User-defined exceptions in Java are exceptions that are created by the programmer to handle specific error conditions in their code. These exceptions allow developers to define and raise customized error messages that better convey the nature of the problem occurring in the program.
On the other hand, we can also create user-defined unchecked exceptions by extending the
RuntimeException class. Unchecked exceptions do not require explicit handling, and the compiler does not enforce catching or declaring them, making them more convenient for certain situations.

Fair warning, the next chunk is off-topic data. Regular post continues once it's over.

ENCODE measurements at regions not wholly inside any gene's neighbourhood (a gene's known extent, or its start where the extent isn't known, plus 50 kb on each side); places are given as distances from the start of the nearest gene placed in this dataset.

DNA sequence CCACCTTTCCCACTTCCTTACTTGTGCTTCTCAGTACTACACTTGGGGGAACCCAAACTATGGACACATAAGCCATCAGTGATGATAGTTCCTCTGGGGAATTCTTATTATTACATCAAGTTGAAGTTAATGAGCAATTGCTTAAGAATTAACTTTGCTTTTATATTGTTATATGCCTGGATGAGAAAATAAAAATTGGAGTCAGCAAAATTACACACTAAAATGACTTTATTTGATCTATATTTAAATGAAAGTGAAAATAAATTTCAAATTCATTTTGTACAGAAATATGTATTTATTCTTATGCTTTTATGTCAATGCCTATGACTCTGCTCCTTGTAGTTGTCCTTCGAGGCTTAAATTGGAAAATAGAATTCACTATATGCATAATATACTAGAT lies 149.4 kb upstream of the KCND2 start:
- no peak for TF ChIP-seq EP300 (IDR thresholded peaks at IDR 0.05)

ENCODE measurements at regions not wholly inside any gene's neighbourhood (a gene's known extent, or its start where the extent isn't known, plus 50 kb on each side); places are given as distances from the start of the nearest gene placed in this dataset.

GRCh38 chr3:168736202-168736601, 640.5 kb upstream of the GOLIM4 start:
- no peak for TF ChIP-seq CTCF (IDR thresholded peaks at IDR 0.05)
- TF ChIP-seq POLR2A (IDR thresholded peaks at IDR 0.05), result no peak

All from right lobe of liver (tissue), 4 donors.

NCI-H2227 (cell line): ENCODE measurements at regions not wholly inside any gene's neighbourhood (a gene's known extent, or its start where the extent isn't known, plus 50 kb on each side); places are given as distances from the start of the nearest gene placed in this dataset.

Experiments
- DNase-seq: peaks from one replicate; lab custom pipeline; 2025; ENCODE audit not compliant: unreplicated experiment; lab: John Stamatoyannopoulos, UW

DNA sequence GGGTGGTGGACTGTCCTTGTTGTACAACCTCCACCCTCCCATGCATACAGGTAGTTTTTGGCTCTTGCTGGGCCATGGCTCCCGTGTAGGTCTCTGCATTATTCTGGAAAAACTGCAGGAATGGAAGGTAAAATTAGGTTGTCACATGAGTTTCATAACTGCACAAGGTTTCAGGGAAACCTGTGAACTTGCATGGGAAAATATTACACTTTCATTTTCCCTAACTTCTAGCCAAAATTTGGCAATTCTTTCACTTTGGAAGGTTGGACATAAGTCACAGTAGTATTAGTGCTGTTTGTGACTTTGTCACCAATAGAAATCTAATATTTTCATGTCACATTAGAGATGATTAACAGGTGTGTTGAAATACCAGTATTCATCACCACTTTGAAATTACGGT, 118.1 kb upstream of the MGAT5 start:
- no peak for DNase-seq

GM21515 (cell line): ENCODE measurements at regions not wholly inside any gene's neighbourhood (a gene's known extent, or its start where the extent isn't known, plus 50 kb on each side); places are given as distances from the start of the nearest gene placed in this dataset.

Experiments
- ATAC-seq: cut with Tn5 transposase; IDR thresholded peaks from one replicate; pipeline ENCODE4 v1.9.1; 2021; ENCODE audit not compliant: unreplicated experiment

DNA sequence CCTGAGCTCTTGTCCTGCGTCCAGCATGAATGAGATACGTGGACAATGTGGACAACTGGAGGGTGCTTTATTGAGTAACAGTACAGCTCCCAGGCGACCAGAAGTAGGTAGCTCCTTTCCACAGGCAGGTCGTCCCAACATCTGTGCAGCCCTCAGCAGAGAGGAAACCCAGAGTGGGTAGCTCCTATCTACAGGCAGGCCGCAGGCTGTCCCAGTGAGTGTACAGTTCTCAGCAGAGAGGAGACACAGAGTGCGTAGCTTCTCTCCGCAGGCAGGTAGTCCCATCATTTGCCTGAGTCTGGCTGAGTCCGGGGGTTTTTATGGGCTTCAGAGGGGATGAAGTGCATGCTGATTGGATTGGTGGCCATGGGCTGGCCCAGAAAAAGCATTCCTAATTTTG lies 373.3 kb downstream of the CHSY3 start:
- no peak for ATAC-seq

While creating user-defined exceptions, it is generally recommended to create unchecked exceptions by extending the
RuntimeException class. This is because checked exceptions may impose more boilerplate code, making the code less concise and more cumbersome to handle in some scenarios.
By creating user-defined exceptions, developers can add meaningful and informative error messages to their applications, improving code readability and helping to identify and handle specific error conditions more effectively.